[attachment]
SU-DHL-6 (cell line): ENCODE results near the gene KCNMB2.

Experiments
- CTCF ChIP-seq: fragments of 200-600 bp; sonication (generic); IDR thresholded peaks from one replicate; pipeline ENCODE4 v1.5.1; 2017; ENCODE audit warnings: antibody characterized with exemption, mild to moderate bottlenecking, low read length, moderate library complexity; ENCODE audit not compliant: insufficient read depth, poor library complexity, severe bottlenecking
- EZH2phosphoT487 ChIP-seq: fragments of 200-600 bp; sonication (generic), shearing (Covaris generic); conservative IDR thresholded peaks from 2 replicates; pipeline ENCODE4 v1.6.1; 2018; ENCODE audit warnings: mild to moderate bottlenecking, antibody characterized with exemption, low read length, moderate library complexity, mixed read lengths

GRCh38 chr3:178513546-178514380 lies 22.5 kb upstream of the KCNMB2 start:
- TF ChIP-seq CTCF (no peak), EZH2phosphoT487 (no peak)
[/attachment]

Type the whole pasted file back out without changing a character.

SU-DHL-6 (cell line): ENCODE results near the gene KCNMB2.

Experiments
- CTCF ChIP-seq: fragments of 200-600 bp; sonication (generic); IDR thresholded peaks from one replicate; pipeline ENCODE4 v1.5.1; 2017; ENCODE audit warnings: antibody characterized with exemption, mild to moderate bottlenecking, low read length, moderate library complexity; ENCODE audit not compliant: insufficient read depth, poor library complexity, severe bottlenecking
- EZH2phosphoT487 ChIP-seq: fragments of 200-600 bp; sonication (generic), shearing (Covaris generic); conservative IDR thresholded peaks from 2 replicates; pipeline ENCODE4 v1.6.1; 2018; ENCODE audit warnings: mild to moderate bottlenecking, antibody characterized with exemption, low read length, moderate library complexity, mixed read lengths

GRCh38 chr3:178513546-178514380 lies 22.5 kb upstream of the KCNMB2 start:
- TF ChIP-seq CTCF (no peak), EZH2phosphoT487 (no peak)